The Seattle Times, May 24, 2017

Enrollments continue to slide at for-profits and community colleges

National college enrollments have continued their multiyear decline, with most of the dip occurring among older undergraduates at for-profit institutions and community colleges. The National Student Clearinghouse Research Center, which tracks 97 percent of students at federal aid-eligible institutions, found an overall national decline of 1.5 percent for this spring semester compared to a year ago. (Last year's decline was 1.3 percent.)
Inside Higher Ed, May 24, 2017

Washington’s K-12 chief pitches vision of ‘very different’ school system

As part of a six-year plan to overhaul K-12 schools in Washington, the state’s new superintendent of public instruction wants all students to learn a second language before they get to high school, and all high-school students to earn some college credit before they graduate.
The Seattle Times, May 24, 2017

Politics | Local, State, National

DeVos: U.S. will make good on loan forgiveness

Education Secretary Betsy DeVos told lawmakers Wednesday that her department will follow through on promises to provide loan forgiveness to borrowers who attended for-profit colleges found to have defrauded students.
Inside Higher Ed, May 25, 2017

Congressional hearing on student data

The Committee on Education and the Workforce of the U.S. House of Representatives held a hearing Wednesday about data on student outcomes and the performance of colleges and academic programs. The hearing was related to recently introduced bipartisan bills that would eliminate a federal ban on student-level data collection.
Inside Higher Ed, May 25, 2017

Shawn Vestal: Legislature collects another F over school funding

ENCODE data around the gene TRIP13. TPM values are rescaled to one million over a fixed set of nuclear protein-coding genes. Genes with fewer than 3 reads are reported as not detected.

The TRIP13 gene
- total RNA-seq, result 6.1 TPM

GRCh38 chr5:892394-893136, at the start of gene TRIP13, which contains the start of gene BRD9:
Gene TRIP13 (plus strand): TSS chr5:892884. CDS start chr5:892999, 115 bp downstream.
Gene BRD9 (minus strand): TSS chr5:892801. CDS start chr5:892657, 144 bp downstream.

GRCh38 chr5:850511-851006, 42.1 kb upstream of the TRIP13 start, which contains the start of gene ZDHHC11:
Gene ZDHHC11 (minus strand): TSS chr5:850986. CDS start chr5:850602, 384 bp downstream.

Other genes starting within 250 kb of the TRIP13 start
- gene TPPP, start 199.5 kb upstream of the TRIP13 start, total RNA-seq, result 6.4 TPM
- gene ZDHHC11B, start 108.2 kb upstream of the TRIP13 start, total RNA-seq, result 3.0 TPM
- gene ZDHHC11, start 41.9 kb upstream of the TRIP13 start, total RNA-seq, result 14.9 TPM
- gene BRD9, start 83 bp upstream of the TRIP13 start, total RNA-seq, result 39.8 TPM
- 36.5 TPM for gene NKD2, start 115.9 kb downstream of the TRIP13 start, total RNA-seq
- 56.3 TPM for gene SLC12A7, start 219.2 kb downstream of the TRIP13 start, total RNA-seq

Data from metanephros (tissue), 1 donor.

Ho hum. The Legislature flunks again. Dog bites man. Sun rises and sets. Salmon swim upstream and return to the ocean. And lawmakers fail their chief test: agreeing on a budget to amply fund schools. The first legislative special session drew to a close Tuesday, with no budget agreement. And so another 30-day extra session begins, with an added looming hammer: the possibility of a government shutdown if the fiscal year ends without a budget.
The Spokesman-Review, May 24, 2017

Education Dept. will reconsider grant applications rejected for formatting problems

Betsy DeVos, the secretary of education, said on Wednesday that her department would reconsider 77 Upward Bound grant applications that the agency had previously rejected because of minor formatting problems. Ms. DeVos, testifying before a committee at the U.S. House of Representatives, said that the decision to reject the applications had been made “under the purview of the previous administration.” Under the existing rules, she said, the department had no legal remedy to reconsider the applications, despite pleas over the past several weeks from members of both parties in both chambers of Congress.
The Chronicle of Higher Education, May 24, 2017

Angst over middle-class aid